Smart technology is already available for homes in a wide array of forms. And analysts predict that the number of smart, connected devices will continue to grow at a fast rate in the coming years. For example, estimates from Gartner show that 2016 will see about 1.5 billion more smart things installed compared to 2015.
However, reports from researchers showcasing inherent security risks in such gadgets continue to pour in. Whether it’s a light bulb, an alarm system, a thermostat, a printer, a window shade, a doorbell or a door lock, judging from the recent news, it is likely that they can fall under the control of someone else than their owner.
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In March, for example, we wrote about Matthew Garrett, a security researcher who managed to hack into the lighting system of a hotel that had replaced the classic light switches with digital controls. By the time he was done poking around, Garrett could turn on or off the lights in every room.
Garrett’s investigation was spur of the moment, and just for fun. But IoT devices can lead to greater risks than impossibility to control the lights. Online access to a poorly protected management panel for a home security system could translate into a home invasion incident; a hacked thermostat could deprive the house of heating in the cold days.
The security company Bitdefender has been delving into IoT and has published a new case study on four common IoT platforms. Among its conclusions: authentication features for such devices are inadequate. That means an intruder in close proximity of the wireless connection would not have to put in too much of an effort to compromise the home’s WiFi network. Once in, they could wreak havoc by taking control of the router and all devices behind it.
The list of tested gadgets included Belkin’s WeMo switch (disrupts/enables power to any device connected to it), a Lifx Bulb (smart LED with built-in WiFi), a GELink hub (allows lighting automation and operating bulbs individually or in groups), and Muzo Cobblestone WiFi audio receiver.
The researchers at Bitdefender needed about a month of testing to discover and exploit vulnerable protocols, design flaws, insecure data communication and unprotected hotspots, which ultimately gave them the keys to the WiFi kingdom, said a company representative via email. All of the smart devices studied are managed via a corresponding mobile application – a common characteristic of smart home devices.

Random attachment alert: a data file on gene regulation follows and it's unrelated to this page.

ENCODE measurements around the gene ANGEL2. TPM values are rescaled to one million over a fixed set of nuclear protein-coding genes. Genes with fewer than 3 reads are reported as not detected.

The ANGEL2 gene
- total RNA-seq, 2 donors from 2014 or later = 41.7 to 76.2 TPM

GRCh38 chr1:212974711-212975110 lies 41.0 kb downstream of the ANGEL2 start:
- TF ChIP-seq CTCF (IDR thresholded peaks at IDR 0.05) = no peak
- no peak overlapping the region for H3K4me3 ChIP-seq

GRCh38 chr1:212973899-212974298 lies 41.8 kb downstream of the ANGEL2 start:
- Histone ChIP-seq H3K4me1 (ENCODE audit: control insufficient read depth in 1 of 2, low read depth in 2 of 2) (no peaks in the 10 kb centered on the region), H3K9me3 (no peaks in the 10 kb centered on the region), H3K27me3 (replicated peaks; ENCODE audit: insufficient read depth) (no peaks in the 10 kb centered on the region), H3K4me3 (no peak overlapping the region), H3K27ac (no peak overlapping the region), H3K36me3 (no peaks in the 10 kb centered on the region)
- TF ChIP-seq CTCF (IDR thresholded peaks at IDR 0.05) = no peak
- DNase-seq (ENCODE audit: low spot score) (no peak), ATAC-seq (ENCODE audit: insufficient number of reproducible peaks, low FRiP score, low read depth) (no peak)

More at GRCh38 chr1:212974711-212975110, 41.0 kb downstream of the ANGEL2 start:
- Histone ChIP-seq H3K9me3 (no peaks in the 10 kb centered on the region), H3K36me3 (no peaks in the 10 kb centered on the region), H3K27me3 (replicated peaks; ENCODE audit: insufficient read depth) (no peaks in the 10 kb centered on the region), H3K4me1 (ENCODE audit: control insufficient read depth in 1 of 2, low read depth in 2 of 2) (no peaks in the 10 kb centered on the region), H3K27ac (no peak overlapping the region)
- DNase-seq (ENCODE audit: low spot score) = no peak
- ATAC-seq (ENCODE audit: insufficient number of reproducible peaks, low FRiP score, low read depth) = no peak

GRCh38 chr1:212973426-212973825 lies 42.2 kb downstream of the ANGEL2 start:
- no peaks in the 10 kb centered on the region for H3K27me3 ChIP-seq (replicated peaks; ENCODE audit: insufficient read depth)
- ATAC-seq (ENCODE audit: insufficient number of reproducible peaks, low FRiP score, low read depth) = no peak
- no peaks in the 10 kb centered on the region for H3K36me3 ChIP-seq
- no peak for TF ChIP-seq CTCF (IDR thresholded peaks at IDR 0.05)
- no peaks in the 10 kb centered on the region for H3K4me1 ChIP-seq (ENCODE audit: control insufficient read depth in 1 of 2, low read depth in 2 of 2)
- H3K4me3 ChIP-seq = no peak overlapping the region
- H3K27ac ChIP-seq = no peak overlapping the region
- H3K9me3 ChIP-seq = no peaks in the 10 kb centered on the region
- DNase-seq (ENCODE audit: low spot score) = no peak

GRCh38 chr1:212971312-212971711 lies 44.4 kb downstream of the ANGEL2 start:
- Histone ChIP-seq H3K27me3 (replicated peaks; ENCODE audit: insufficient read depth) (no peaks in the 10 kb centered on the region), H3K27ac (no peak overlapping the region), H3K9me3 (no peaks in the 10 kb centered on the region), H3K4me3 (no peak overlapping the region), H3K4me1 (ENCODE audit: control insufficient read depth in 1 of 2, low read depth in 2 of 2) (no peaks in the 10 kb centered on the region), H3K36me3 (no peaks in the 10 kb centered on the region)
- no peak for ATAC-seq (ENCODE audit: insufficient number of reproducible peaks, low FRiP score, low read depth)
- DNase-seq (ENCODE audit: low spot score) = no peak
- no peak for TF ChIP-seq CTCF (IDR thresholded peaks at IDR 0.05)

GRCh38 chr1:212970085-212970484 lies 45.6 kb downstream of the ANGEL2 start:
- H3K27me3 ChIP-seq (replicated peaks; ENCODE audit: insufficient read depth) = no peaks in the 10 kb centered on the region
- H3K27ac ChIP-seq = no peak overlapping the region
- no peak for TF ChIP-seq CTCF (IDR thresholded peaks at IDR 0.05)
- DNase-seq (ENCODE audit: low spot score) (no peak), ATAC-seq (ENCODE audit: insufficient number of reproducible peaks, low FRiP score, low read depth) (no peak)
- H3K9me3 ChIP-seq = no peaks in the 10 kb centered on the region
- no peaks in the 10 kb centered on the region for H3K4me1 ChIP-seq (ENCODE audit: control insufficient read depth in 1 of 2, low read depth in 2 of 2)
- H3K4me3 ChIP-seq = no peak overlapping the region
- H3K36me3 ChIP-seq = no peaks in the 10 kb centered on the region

Some of the problems identified were in areas that have been singled out before. Among them: insecure protocols. Bitdefender Labs researchers found that the UPnP compatible WeMo switch communicates with its smartphone application without authentication. When the hotspot is configured, everything is transmitted in plain text except for the password.
However, the passwords is weakly encrypted with a 128-bit AES algorithm, while the Wi-Fi password is encrypted with a key AES derived from the MAC address and the device ID. Since the device ID and MAC address are transmitted prior to the encrypted password, researchers had all the elements needed to decrypt the password.
“Sending data in clear text is a rookie mistake. However, while today’s encryption protocols are robust, they require high computing platforms, a resource that may not exist in all IoT-attached devices. But this is in no way an excuse to avoid encryption,” the report says.
Also: the WeMo switch and GELink hub initially connect to a hotspot that doesn’t require authentication. This allowed the security researchers to create a fake hotspot for the mobile app to connect to and intercept the communication.
From the four gadgets evaluated, the Lifx Bulb seems to be the toughest to crack because it relies on built-in WiFi capability for manipulation, and the vulnerable hotspot is available only in the initial configuration stage. Once the credentials for the WiFi network are received, Lifx bulb terminates the hotspot.
The researchers found a way into the wireless network, though. They found that by cutting the power to the device repeatedly at a frequency of one or two seconds, Lifx bulb’s configuration is reset and the user has to re-register the smart LED. Once again, experts reached their goal by impersonating the bulb’s hotspot.
Users streaming music with the help of Muzo Cobblestone audio receiver also run the risk of getting their home network compromised since setting up the device starts an unencrypted hotspot that remains active. It can be protected with a password, Bitdefender says, but this is not explicitly advertised to the user.
Additionally, the receiver includes a Telnet service for remote administration. “Our researchers tried basic password brute-forcing and observed that the initial credentials of the service were admin/ admin. Since the device is connected both to its hotspot and to the home Wi-Fi, it’s fairly easy to find and grab the files where Wi-Fi credentials are stored,” reads the paper.
According to the security company, out of the four devices, only in the case of Muzo Cobblestone some risks were mitigated (the hotspot no longer stays active, but the telnet service is still present for remote control), while the status of the others remained unchanged.
Despite consumers rapidly adopting IoT, the comfort they bring should not be placed above security features. Currently, it is the other way around.
Hopefully, pressure from the security community along with customers demanding safer devices will force manufacturers to implement safer ways to deliver IoT benefits in the near future.